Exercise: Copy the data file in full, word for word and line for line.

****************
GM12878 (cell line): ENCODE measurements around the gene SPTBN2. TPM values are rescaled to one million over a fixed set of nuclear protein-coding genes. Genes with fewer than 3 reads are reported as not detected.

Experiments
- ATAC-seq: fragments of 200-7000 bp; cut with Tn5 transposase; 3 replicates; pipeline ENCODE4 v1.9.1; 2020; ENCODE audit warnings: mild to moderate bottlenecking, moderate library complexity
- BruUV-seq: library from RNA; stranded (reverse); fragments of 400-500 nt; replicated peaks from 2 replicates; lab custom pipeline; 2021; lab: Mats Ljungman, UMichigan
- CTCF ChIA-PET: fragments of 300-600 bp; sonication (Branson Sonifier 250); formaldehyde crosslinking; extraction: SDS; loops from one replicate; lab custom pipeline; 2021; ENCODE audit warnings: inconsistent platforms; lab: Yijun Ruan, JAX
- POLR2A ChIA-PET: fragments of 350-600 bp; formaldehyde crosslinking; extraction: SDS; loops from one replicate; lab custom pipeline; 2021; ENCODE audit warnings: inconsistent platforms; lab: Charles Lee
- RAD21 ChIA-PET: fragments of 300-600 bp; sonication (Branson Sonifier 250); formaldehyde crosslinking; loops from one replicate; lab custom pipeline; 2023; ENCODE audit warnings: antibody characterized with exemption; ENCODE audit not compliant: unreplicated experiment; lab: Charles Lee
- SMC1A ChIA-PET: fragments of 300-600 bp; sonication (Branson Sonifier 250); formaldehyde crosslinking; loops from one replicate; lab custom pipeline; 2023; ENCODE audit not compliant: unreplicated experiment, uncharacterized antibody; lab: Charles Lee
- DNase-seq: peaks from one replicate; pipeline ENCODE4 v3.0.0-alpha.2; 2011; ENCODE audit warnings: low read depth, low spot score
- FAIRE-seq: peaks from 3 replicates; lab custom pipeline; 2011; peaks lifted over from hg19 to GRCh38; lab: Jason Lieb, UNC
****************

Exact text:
GM12878 (cell line): ENCODE measurements around the gene SPTBN2. TPM values are rescaled to one million over a fixed set of nuclear protein-coding genes. Genes with fewer than 3 reads are reported as not detected.

Experiments
- ATAC-seq: fragments of 200-7000 bp; cut with Tn5 transposase; 3 replicates; pipeline ENCODE4 v1.9.1; 2020; ENCODE audit warnings: mild to moderate bottlenecking, moderate library complexity
- BruUV-seq: library from RNA; stranded (reverse); fragments of 400-500 nt; replicated peaks from 2 replicates; lab custom pipeline; 2021; lab: Mats Ljungman, UMichigan
- CTCF ChIA-PET: fragments of 300-600 bp; sonication (Branson Sonifier 250); formaldehyde crosslinking; extraction: SDS; loops from one replicate; lab custom pipeline; 2021; ENCODE audit warnings: inconsistent platforms; lab: Yijun Ruan, JAX
- POLR2A ChIA-PET: fragments of 350-600 bp; formaldehyde crosslinking; extraction: SDS; loops from one replicate; lab custom pipeline; 2021; ENCODE audit warnings: inconsistent platforms; lab: Charles Lee
- RAD21 ChIA-PET: fragments of 300-600 bp; sonication (Branson Sonifier 250); formaldehyde crosslinking; loops from one replicate; lab custom pipeline; 2023; ENCODE audit warnings: antibody characterized with exemption; ENCODE audit not compliant: unreplicated experiment; lab: Charles Lee
- SMC1A ChIA-PET: fragments of 300-600 bp; sonication (Branson Sonifier 250); formaldehyde crosslinking; loops from one replicate; lab custom pipeline; 2023; ENCODE audit not compliant: unreplicated experiment, uncharacterized antibody; lab: Charles Lee
- DNase-seq: peaks from one replicate; pipeline ENCODE4 v3.0.0-alpha.2; 2011; ENCODE audit warnings: low read depth, low spot score
- FAIRE-seq: peaks from 3 replicates; lab custom pipeline; 2011; peaks lifted over from hg19 to GRCh38; lab: Jason Lieb, UNC